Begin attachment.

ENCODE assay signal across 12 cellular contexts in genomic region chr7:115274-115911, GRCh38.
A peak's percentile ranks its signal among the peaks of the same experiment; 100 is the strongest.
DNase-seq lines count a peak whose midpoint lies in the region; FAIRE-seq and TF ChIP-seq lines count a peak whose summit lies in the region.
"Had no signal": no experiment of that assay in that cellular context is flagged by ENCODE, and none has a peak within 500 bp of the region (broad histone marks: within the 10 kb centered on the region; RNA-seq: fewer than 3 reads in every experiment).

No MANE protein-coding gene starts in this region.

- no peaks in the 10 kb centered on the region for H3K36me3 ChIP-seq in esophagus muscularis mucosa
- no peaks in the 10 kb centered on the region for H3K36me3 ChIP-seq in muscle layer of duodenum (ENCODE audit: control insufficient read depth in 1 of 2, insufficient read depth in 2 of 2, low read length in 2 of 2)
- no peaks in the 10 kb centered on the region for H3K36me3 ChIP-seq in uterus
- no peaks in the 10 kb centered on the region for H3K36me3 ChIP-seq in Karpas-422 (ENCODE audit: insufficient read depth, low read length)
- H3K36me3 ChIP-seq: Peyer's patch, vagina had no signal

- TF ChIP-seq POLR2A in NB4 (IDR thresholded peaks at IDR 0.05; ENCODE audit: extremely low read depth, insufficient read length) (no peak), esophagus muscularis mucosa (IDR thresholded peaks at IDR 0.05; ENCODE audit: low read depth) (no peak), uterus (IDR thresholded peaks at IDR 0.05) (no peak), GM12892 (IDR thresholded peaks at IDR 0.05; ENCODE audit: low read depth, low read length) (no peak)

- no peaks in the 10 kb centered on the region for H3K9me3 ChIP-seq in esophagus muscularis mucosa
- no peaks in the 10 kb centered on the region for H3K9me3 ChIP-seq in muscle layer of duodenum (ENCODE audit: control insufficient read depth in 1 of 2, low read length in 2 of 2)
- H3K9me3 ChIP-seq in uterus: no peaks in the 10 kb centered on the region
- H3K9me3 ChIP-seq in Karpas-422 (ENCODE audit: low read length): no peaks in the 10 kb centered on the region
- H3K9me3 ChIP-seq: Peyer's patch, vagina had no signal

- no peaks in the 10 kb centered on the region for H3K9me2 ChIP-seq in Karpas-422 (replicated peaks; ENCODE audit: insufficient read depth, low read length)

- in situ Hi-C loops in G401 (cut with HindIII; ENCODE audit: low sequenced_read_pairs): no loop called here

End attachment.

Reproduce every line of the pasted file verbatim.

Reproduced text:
ENCODE assay signal across 12 cellular contexts in genomic region chr7:115274-115911, GRCh38.
A peak's percentile ranks its signal among the peaks of the same experiment; 100 is the strongest.
DNase-seq lines count a peak whose midpoint lies in the region; FAIRE-seq and TF ChIP-seq lines count a peak whose summit lies in the region.
"Had no signal": no experiment of that assay in that cellular context is flagged by ENCODE, and none has a peak within 500 bp of the region (broad histone marks: within the 10 kb centered on the region; RNA-seq: fewer than 3 reads in every experiment).

No MANE protein-coding gene starts in this region.

- no peaks in the 10 kb centered on the region for H3K36me3 ChIP-seq in esophagus muscularis mucosa
- no peaks in the 10 kb centered on the region for H3K36me3 ChIP-seq in muscle layer of duodenum (ENCODE audit: control insufficient read depth in 1 of 2, insufficient read depth in 2 of 2, low read length in 2 of 2)
- no peaks in the 10 kb centered on the region for H3K36me3 ChIP-seq in uterus
- no peaks in the 10 kb centered on the region for H3K36me3 ChIP-seq in Karpas-422 (ENCODE audit: insufficient read depth, low read length)
- H3K36me3 ChIP-seq: Peyer's patch, vagina had no signal

- TF ChIP-seq POLR2A in NB4 (IDR thresholded peaks at IDR 0.05; ENCODE audit: extremely low read depth, insufficient read length) (no peak), esophagus muscularis mucosa (IDR thresholded peaks at IDR 0.05; ENCODE audit: low read depth) (no peak), uterus (IDR thresholded peaks at IDR 0.05) (no peak), GM12892 (IDR thresholded peaks at IDR 0.05; ENCODE audit: low read depth, low read length) (no peak)

- no peaks in the 10 kb centered on the region for H3K9me3 ChIP-seq in esophagus muscularis mucosa
- no peaks in the 10 kb centered on the region for H3K9me3 ChIP-seq in muscle layer of duodenum (ENCODE audit: control insufficient read depth in 1 of 2, low read length in 2 of 2)
- H3K9me3 ChIP-seq in uterus: no peaks in the 10 kb centered on the region
- H3K9me3 ChIP-seq in Karpas-422 (ENCODE audit: low read length): no peaks in the 10 kb centered on the region
- H3K9me3 ChIP-seq: Peyer's patch, vagina had no signal

- no peaks in the 10 kb centered on the region for H3K9me2 ChIP-seq in Karpas-422 (replicated peaks; ENCODE audit: insufficient read depth, low read length)

- in situ Hi-C loops in G401 (cut with HindIII; ENCODE audit: low sequenced_read_pairs): no loop called here